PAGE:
Intro: “It’s just a scrape!”
In action fiction, an endless succession of lucky nicks, scrapes, and bullet scratches keep heroes cinematically bloodied but not inconveniently dead. (Glancing, “just a scratch” injuries happen in real life, too, of course!) At the gaming table, the same effect is interesting and easily handled.
The content below goes way back to the GURPS 3e days, was updated for 4e around 2009, and now gets a 2023 update for simplification and clarification.
Definition of a graze
A graze is a glancing blow or any off-center, fleeting, or otherwise unimpressive touch that doesn’t strike squarely – including the lessened blow that results from a defender partially avoiding or deflecting the force of an attack.
A graze occurs when:
- An attack roll succeeds by 0; or
- A defense roll succeeds by 0.
Basic effects of a graze
On a graze,
- Halve the basic hits of the attack (round down), as not all of the energy goes into the target.
- Double the target’s DR, as the blow hits at a glancing angle.
Example: You twist away from the Assyrian charioteer’s hurled spear, but a heartbeat too slowly (your Dodge succeeds by 0). The sharp blade slides along your chest as the spear flies past. The attacker rolls 7 basic hits of damage; halve that to 3. Double your leather armor’s DR 2 to DR 4. You take no damage!
A few clarifying notes:
- Reduced basic hits and increased DR have all normal effects.
- Aside from the noted effects, treat a graze as a normal hit. Example: A graze with a kick is still a hit, and so doesn’t require a DX roll to avoid falling.
- If no graze effects are relevant to a particular attack, ignore these rules. Success by 0 on an attack roll is a normal successful hit with no special effects; success by 0 on a defense roll is a normal successful defense with no special effects.
That’s it. Hie thee to the gaming table.
Variants and options
Even simpler grazes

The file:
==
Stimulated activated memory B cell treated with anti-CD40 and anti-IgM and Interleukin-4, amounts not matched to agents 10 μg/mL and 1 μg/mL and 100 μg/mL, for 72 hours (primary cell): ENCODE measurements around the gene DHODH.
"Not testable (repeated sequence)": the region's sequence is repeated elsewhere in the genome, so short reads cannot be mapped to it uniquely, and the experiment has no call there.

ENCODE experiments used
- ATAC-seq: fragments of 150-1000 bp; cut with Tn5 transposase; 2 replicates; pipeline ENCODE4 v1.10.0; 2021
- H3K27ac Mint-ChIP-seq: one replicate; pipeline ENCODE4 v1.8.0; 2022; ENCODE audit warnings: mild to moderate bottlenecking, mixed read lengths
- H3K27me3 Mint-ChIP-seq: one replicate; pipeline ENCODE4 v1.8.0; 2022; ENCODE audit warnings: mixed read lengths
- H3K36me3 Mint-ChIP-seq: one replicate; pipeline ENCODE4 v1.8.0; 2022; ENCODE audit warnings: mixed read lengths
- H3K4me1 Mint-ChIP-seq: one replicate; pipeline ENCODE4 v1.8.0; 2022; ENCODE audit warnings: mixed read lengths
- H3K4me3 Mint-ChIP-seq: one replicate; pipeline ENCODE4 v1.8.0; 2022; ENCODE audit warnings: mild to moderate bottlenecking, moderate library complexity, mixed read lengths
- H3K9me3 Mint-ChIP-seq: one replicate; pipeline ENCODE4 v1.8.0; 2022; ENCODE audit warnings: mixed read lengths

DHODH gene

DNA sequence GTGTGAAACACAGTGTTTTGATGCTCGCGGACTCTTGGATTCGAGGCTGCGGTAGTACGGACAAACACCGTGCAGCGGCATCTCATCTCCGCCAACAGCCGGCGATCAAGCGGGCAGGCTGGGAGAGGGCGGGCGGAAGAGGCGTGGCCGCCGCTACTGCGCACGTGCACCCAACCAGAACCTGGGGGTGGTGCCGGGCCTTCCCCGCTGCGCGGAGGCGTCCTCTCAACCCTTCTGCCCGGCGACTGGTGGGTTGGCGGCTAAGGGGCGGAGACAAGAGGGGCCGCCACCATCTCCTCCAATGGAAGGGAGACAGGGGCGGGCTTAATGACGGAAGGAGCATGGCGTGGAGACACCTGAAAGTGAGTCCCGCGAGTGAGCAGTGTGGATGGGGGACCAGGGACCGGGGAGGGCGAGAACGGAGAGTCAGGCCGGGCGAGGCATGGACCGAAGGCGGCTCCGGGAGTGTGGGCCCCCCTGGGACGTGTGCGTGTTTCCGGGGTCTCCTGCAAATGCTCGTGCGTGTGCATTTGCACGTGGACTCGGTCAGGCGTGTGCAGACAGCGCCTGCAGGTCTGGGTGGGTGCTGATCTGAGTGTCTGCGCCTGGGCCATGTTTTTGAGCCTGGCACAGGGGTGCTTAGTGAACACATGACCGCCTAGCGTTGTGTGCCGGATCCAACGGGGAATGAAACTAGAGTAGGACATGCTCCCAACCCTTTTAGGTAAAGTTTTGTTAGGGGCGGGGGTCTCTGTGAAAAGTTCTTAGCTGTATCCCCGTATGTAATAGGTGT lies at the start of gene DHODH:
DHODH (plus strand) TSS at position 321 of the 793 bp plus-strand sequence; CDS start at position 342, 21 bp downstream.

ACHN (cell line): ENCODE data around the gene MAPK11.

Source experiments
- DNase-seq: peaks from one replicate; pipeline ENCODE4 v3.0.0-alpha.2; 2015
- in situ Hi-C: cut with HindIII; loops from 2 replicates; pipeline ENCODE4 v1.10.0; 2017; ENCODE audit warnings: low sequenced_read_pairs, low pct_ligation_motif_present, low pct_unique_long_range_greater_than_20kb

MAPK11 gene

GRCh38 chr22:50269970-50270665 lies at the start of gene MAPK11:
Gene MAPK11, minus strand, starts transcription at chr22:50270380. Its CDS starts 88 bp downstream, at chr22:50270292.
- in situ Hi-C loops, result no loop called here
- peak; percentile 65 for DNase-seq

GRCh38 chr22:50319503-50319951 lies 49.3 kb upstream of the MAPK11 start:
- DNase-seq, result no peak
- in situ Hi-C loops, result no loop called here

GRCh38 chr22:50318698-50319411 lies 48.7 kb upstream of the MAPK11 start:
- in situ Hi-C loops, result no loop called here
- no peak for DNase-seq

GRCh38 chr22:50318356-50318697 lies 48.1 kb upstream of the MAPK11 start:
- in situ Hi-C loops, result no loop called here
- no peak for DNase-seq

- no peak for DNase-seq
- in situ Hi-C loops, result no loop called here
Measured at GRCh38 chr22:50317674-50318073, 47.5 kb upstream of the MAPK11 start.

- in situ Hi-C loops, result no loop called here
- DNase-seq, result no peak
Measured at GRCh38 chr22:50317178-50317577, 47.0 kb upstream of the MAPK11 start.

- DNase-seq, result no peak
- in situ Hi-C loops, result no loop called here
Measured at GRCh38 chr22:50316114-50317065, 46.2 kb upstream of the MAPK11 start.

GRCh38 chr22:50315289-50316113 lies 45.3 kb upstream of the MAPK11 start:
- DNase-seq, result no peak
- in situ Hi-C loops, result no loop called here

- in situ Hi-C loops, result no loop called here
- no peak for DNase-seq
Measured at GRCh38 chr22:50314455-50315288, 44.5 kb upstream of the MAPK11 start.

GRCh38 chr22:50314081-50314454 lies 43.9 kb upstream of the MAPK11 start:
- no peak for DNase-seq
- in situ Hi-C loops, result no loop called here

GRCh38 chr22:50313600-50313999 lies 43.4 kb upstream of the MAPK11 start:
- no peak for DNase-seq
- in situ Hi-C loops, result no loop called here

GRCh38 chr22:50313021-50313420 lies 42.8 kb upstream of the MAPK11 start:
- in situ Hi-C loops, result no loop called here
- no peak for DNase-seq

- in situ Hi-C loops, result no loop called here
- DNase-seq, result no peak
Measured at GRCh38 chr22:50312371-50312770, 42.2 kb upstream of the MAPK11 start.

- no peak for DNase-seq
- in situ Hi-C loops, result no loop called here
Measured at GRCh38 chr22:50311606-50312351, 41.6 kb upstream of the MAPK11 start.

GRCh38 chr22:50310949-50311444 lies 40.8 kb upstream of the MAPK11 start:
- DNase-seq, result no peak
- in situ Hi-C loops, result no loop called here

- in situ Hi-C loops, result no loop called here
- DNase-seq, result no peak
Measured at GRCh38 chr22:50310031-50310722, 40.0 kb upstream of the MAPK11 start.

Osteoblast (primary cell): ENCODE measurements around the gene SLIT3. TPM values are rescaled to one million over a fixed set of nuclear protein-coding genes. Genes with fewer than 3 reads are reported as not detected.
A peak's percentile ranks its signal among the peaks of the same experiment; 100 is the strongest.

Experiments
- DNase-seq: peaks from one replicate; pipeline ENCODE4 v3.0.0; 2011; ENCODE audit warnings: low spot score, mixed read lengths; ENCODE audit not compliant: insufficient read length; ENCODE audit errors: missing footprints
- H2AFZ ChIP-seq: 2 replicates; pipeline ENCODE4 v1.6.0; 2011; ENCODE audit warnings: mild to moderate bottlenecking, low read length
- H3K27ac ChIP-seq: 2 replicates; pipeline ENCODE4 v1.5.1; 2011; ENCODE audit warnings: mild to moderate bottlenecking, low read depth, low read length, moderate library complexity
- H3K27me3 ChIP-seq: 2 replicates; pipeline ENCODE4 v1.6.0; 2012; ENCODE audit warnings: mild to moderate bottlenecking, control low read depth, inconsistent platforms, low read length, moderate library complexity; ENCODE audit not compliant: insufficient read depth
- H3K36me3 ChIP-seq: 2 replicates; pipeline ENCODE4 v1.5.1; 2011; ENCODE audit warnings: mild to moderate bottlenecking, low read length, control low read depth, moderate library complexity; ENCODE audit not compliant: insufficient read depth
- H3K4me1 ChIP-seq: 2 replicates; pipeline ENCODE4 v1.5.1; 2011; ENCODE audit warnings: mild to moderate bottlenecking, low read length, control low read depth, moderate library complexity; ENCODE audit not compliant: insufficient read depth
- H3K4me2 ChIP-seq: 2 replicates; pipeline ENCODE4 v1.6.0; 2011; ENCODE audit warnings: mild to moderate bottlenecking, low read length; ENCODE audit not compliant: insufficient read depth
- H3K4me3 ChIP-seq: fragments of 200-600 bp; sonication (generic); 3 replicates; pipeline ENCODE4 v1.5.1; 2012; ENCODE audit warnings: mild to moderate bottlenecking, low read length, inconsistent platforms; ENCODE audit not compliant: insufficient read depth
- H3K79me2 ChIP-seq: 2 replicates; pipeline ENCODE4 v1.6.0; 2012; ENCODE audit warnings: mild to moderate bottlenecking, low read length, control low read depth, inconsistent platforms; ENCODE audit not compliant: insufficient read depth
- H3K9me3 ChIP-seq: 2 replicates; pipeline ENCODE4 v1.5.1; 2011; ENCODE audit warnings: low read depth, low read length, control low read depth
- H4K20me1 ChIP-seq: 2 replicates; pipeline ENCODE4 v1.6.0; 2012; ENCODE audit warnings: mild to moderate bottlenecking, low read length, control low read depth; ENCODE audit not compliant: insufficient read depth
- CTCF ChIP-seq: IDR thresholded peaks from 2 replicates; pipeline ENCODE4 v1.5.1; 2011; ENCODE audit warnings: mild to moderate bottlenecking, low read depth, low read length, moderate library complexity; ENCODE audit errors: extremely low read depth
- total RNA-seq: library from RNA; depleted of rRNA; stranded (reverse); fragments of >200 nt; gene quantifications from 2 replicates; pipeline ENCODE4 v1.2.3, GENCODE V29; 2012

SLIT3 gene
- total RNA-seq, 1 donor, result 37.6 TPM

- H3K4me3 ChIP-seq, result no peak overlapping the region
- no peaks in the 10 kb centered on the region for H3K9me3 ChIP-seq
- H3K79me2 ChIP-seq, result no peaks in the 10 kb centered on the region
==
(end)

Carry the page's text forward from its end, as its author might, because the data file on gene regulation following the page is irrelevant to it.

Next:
The two basic effects of a graze – halve basic hits and double DR – are simple enough, but you can make things simpler yet:
- Drop the “double DR” effect. The only basic effect of a graze is halved basic hits.
Halving basic hits is essential to a graze; it’s the key effect that benefits any target, armored or not.
Doubling DR is also a reasonable and realistic effect of a hit at a glancing angle (and even appears in guises elsewhere in the system, such as the doubled DR for sloped armor in GURPS Vehicles). But it’s arguably not an essential effect. Given the way DR works in GURPS, halving damage alone makes any worn armor much more effective.
Give this variant a try if you want ultimate simplicity, or if the effect of doubled DR seems overpowered in combats involving heavy armor.
Optional graze effects
Along with the basic effects above (or single basic effect if you drop doubled DR), several other effects might accompany grazes. These are mix and match effects; choose only those that add detail you like.
An attack that results in a graze is almost a miss, which means less effort is needed to avoid or ward it off completely. An Active Defense roll against the attack is at +2.
Similarly, whenever a target has two defenses against an attack (typically from All-Out Defense), success by 0 on the first defense roll means the attack was partly avoided or warded off, warranting a +2 bonus on the second defense roll.
This effect has no significance for a target that gets no Active Defense against the attack.
If an attack doesn’t involve damage and DR but does involve a resisted effect (as with many spells), a graze allows a +2 on resistance rolls.
Reduced follow-up effects
If an attack is enhanced with poison, flame, or other follow-up effects, the GM may halve damage for these as well, and/or add +2 to rolls to resist effects, if a graze would reasonably mean a lesser dose of poison, reduced contact with the flame, etc.
Tip slashes and other special weapon effects
For simplicity, the basic rule doesn’t change the normal interplay of damage, DR, armor divisors, wound modifiers, and miscellaneous weapon effects.
Example: When an arrow with a bodkin point and an armor divisor of (2) scores a graze against DR 2, the graze halves basic hits and doubles DR to 4, which the armor divisor halves back to DR 2. Any resulting damage uses a bodkin arrow’s normal piercing wound modifier.
But you can modify or eliminate any such effects on a graze, as appropriate. Some mix-and-match suggestions:
- An impaling or piercing attack delivers only cutting damage as it slides by (cf. the tip slash from Martial Arts p. 113). This change to the wounding modifier has normal effects: it prevents impaling or piercing attacks from delivering triple damage to the vitals, removes the risk of picks becoming stuck in a target, may change effective DR for some armor types, etc.